4. Lack of exercise: Lack of exercise or inadequate physical activity can lead to fatty material build-up in the arteries leading to a possible heart attack.
  5. Heart disease in the family: Heart disease is sometimes genetic and the early onset of heart disease in close relatives can be an indicator of risk.
  6. Tobacco use in any form: Tobacco consumption increases the probability of heart attacks and strokes drastically. Tobacco in any form and smoking specially increases plaque formation in blood vessels and increases the risk of death.
  7. Alcohol: Regular drinking of alcohol can increase blood pressure and the level of fat in the blood. It increases the risk of heart attack. It can also cause cardiomyopathy or heart muscle disease.
  8. Fast food: Fast food has saturated fat that can raise LDL or bad cholesterol. This increases the risk of cardiovascular disease.
  9. Chronic kidney disease: Kidney disease is also linked with coronary artery disease and high blood pressure which affect the heart.

Types of Tests

By taking the right tests at the right time, heart issues can be identified and heart disease can be prevented, thereby promoting the overall health and well-being of individuals. Some of the important tests include:

  • Blood pressure tests: BP tests can help to monitor heart health by recording the pressure in the arteries. It is essential to get the BP checked regularly as high BP does not have any symptoms but increases the risk of heart attack, congestive heart failure, etc.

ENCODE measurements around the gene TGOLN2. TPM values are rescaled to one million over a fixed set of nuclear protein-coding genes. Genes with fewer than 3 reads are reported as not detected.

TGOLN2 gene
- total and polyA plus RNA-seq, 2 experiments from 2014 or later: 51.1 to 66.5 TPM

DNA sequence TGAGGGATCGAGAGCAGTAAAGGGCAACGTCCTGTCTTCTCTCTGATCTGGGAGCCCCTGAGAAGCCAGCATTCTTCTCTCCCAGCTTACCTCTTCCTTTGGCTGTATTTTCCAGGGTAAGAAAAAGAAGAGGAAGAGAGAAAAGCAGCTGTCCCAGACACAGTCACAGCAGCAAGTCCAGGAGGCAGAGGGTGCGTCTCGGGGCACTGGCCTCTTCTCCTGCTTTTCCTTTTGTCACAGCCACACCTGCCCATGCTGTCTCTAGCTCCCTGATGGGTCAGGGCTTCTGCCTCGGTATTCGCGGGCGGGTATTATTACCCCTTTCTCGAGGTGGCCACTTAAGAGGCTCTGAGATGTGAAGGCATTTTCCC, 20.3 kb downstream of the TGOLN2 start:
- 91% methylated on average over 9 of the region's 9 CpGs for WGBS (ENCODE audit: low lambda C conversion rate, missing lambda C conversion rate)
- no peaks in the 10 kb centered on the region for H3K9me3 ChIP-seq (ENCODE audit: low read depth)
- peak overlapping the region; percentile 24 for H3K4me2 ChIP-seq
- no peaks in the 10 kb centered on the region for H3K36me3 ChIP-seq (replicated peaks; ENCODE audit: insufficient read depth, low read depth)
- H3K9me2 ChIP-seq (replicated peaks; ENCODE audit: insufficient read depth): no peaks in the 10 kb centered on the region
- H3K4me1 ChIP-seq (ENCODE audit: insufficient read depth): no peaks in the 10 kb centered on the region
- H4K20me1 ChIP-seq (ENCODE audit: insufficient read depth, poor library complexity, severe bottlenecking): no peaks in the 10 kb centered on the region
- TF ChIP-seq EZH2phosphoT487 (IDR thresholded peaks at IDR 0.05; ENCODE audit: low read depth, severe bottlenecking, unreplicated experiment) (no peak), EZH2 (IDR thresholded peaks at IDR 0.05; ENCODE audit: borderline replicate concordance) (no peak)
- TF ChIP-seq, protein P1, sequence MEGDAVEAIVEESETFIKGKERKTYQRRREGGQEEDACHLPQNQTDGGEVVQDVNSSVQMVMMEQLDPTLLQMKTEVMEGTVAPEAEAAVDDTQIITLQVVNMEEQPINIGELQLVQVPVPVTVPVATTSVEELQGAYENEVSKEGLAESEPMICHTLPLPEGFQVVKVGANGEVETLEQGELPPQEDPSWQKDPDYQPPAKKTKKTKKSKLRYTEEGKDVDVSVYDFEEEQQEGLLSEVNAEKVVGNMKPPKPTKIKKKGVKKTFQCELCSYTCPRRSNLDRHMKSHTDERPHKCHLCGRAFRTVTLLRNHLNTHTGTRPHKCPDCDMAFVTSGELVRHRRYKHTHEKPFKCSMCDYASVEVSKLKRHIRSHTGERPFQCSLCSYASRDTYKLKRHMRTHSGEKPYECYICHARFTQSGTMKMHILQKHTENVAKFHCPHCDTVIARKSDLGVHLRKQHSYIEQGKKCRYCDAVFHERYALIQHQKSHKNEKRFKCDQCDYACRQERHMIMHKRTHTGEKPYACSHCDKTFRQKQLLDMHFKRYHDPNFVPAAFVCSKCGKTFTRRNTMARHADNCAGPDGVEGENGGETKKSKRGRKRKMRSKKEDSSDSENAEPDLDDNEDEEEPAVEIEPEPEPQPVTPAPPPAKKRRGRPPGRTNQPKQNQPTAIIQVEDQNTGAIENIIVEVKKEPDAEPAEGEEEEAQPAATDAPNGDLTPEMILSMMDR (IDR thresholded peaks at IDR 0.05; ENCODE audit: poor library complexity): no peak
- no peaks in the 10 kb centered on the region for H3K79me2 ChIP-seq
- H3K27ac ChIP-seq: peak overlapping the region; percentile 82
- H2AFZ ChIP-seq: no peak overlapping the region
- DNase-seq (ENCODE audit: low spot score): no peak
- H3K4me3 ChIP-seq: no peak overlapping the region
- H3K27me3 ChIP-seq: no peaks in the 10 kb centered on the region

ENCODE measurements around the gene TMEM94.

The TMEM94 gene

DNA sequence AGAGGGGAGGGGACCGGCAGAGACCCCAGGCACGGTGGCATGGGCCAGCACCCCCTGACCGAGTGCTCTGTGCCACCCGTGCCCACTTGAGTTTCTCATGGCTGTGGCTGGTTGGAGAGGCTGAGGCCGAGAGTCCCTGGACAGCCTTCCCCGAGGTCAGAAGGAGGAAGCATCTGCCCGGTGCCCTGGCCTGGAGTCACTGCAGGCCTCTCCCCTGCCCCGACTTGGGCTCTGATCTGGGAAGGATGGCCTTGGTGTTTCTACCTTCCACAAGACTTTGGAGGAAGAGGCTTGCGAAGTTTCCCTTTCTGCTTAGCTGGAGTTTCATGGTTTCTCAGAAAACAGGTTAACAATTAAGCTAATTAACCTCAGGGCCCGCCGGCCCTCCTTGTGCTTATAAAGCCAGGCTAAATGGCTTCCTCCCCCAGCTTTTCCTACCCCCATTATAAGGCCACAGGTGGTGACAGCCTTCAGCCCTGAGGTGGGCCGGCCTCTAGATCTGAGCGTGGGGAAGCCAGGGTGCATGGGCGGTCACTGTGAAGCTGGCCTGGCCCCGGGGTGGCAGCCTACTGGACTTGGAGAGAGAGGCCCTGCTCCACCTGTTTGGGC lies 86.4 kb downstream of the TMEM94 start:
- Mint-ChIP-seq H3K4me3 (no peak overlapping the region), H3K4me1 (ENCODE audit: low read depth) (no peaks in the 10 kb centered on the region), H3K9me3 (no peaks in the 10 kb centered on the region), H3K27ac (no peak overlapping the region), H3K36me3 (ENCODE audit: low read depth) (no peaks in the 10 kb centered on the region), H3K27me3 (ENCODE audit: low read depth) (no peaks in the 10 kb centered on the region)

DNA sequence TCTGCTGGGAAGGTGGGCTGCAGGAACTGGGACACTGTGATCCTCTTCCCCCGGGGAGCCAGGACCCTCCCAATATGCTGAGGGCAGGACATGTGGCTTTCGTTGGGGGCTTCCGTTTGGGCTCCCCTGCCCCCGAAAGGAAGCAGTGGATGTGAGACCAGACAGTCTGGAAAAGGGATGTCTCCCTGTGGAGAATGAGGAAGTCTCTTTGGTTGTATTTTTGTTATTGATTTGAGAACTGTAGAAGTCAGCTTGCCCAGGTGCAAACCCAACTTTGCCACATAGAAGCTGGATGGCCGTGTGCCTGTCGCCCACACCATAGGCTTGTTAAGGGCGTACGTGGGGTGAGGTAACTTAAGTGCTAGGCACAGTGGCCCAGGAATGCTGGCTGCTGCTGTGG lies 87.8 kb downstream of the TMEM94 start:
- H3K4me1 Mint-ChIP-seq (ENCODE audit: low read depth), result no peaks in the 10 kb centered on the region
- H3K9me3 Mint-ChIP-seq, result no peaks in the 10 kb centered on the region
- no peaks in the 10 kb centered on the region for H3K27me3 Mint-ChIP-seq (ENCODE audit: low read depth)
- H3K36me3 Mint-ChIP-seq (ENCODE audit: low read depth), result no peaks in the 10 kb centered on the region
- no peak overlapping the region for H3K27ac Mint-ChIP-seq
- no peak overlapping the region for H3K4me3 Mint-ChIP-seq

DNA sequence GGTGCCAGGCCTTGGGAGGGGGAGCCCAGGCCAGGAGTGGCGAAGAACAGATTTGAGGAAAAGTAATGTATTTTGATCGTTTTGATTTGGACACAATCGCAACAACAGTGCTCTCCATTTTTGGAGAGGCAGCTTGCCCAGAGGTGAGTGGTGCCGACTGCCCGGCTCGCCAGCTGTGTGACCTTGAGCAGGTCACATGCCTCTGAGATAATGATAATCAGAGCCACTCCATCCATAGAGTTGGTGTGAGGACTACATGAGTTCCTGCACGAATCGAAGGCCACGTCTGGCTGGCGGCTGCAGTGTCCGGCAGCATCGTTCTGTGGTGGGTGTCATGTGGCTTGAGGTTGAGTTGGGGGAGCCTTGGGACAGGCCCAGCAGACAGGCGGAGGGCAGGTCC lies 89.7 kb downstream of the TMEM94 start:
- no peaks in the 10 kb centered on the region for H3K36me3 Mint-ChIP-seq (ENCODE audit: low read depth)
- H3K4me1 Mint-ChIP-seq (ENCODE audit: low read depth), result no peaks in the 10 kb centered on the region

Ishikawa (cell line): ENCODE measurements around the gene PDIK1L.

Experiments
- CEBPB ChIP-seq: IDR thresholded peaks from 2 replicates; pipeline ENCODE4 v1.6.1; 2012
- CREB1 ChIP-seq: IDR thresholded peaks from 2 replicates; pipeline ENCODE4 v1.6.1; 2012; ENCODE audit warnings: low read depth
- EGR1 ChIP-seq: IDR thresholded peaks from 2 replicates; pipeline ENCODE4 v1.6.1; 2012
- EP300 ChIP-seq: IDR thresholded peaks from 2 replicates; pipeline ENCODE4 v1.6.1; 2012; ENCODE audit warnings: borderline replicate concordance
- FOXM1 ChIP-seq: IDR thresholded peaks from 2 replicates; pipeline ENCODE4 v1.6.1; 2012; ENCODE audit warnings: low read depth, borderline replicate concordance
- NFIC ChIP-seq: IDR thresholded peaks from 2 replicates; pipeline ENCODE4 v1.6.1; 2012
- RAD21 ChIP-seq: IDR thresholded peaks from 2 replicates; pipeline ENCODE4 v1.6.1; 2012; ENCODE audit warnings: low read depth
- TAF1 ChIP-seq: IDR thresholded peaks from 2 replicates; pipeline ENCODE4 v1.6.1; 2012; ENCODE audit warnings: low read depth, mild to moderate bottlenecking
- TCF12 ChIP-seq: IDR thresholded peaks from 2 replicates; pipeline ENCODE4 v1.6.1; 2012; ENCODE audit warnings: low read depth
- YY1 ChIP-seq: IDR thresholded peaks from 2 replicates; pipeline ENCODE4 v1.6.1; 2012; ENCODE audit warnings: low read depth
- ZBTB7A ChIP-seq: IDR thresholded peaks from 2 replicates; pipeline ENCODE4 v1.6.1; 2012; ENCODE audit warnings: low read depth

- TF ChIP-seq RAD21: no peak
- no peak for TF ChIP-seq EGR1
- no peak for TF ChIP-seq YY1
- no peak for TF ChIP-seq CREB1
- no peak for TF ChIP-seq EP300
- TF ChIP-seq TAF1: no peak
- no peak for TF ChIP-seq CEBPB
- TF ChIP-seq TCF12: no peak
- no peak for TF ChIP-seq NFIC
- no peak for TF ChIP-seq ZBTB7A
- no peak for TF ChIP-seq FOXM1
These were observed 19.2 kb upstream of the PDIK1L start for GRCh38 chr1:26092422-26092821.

• Blood tests: Blood tests can help to determine cholesterol levels, blood glucose, triglyceride levels, etc. High levels of good cholesterol (HDL) indicate good heart health, while high levels of bad cholesterol (LDL and VLDL) or triglycerides point to a greater risk of heart disease.
  • Electrocardiogram (ECG): ECG shows the heart’s electrical activity and heartbeat patterns by which the cardiologist can assess how the heart is working and detect heart rhythm problems like arrhythmia.
  • Echo-cardiogram (echo test): In an echo-cardiogram, ultrasound imaging is used to take pictures of the heart as it beats. This helps the cardiologist to diagnose symptoms of heart trouble.
  • Calcium scoring tests: Calcium scoring tests use CT scans to check for calcium in the coronary arteries. This can indicate plaque build-up and lead to clogged arteries leading to an increased risk of heart disease.
  • Cardiac imaging tests: These include Chest X-rays, Cardiac CT scans, Angiogram, etc. These tests create images of the heart and blood vessels and help the cardiologist in diagnosis.

Conclusion

Leading cardiologist Dr Ramji Mehrotra has said that regular examinations and screenings related to heart health are a must and should be done specially in patients with risk factors.  At least once at approximately 40years age. Yearly appointments should be scheduled with the cardiologist and patients with high risk should get their check-ups even more frequently. He gives emphasis on lifestyle modifications also to mitigate the risk of heart disease.

Dr. Mehrotra has also said that with early diagnosis and treatment, the risk of heart disease complications such as stroke and heart attack can be reduced greatly and patients can lead a long, healthy life.